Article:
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Successful delivery of strandings response training
across the Caribbean region

The IWC Strandings Initiative has successfully delivered an extensive Caribbean training project in partnership with CARI’MAM, the Caribbean Marine Mammals Preservation Network.

Twelve Caribbean island nations participated in the two-day training workshops, which were held in four different locations and conducted in English, Dutch, French and Spanish as appropriate. Sessions began with classroom discussions before moving to beaches and labs for practical training in first aid and refloating of live animals, and international best practice for collecting data and samples from carcasses.

Strandings response is affected by many factors such as accessibility, logistics, resources and availability of equipment. A modular design meant each workshop was tailored to meet the unique circumstances of that region. Trainees practiced using a strandings response kit which was then left at each location for future use.

Long-term capacity building is a central aim of the IWC Strandings Initiative. As well as training in response techniques and tools it’s important to build the resilience and confidence needed to create an empowered, sustainable local response network.

The Caribbean workshops introduced trainees to the IWC Expert Panel on Strandings, a group of globally recognised experts who offer real-time guidance and support to those dealing with stranded animals on coastlines all over the world.  Workshops also aim to establish links between response teams and other vital components of any response effort, ranging from animal health labs to local emergency services.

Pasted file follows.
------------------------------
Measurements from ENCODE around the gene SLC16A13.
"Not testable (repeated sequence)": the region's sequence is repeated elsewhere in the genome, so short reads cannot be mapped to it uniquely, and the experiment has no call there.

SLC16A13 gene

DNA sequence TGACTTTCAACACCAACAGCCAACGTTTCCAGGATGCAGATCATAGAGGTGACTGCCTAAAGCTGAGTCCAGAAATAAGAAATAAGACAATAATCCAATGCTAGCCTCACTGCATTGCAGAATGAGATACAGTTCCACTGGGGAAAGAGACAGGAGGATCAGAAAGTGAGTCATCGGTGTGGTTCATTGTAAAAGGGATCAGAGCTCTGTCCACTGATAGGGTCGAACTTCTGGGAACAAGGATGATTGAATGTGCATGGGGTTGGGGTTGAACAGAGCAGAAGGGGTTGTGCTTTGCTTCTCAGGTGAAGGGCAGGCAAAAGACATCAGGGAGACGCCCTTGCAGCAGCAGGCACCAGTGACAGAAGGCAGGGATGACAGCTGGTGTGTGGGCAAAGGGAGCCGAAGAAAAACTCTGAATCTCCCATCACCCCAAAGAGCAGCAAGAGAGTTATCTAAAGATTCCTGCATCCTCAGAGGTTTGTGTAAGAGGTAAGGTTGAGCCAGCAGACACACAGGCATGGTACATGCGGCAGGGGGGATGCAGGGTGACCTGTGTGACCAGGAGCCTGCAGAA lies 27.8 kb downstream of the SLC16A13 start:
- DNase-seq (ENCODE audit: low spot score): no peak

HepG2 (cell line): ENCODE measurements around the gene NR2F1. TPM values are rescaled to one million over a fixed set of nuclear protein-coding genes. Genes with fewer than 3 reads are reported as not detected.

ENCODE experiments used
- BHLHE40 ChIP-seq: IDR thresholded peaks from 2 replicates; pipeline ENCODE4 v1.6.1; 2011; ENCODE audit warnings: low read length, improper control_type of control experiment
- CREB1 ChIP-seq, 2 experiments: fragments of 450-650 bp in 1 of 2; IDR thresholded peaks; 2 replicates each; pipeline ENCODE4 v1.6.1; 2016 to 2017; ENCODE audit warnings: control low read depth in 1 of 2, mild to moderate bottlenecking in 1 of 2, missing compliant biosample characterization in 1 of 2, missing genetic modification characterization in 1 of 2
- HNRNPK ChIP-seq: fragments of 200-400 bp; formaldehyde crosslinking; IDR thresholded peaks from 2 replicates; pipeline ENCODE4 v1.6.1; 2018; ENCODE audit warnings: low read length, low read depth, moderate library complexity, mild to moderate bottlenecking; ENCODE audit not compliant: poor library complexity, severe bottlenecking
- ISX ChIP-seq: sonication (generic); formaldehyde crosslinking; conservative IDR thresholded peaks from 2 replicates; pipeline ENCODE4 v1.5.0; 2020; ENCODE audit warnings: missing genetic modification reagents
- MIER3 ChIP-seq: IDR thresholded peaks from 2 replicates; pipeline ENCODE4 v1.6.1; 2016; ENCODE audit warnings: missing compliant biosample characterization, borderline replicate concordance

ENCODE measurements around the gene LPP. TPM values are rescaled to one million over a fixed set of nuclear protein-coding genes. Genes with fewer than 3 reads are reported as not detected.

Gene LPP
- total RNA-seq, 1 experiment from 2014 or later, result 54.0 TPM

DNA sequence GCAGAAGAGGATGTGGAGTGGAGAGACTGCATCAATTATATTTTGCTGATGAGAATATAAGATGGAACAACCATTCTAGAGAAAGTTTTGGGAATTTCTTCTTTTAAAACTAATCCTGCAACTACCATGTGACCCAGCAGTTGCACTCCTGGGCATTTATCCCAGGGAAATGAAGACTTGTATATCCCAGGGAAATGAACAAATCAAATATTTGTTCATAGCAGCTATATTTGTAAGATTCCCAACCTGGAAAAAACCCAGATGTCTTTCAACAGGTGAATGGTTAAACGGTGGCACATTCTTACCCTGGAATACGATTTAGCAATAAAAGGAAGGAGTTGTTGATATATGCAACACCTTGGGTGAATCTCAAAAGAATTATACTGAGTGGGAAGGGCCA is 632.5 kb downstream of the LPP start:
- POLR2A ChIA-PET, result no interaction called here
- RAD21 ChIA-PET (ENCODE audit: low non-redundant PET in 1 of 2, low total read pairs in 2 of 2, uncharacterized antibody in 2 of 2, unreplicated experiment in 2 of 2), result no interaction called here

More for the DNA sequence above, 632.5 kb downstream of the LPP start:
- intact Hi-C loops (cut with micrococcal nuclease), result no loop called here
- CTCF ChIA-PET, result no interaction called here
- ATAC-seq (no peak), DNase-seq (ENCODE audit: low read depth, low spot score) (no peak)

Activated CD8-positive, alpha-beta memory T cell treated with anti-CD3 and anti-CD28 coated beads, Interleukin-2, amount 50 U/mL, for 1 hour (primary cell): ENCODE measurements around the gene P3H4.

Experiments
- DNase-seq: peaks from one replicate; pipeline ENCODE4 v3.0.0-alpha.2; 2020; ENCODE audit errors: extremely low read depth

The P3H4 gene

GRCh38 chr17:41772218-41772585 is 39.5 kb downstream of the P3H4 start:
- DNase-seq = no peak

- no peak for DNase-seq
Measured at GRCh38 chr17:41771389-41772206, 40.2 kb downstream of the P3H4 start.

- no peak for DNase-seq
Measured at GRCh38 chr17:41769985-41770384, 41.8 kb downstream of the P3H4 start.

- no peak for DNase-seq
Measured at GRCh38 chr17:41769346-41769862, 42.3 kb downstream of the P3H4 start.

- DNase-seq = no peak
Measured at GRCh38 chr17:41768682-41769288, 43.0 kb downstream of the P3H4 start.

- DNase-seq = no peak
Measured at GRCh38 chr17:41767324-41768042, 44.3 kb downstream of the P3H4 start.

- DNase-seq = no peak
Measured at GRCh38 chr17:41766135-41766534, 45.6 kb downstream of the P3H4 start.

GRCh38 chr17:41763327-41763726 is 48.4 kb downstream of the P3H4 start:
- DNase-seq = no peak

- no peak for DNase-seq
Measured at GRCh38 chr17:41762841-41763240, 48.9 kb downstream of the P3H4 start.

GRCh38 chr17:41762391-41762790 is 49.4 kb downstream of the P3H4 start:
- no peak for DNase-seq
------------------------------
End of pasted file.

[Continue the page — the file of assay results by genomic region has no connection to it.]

The training took place in October and November. It was conducted by the IWC Strandings Initiative in partnership with CARI’MAM, the Caribbean Marine Mammals Preservation Network, as part of CAMAC (Caribbean Marine Megafauna and Anthropogenic Activities), a Caribbean co-operation project.

Following the series of workshops, the IWC Strandings Coordinator and Chair of the Strandings Expert Panel attended a concluding workshop on Interactions Between Human Activities and Marine Megafauna of the Caribbean : Progress Made Through the CAMAC Project and Potential for Future Actions. This took place in Nassau, Bahamas and the IWC Strandings Team jointly presented an appraisal of the training toolkit which had been developed by CAMAC. The team also presented feedback from participants in the earlier series of workshops, and recommendations for Phase II of the project.

Learn more about cetacean stranding and the IWC Strandings Initiative.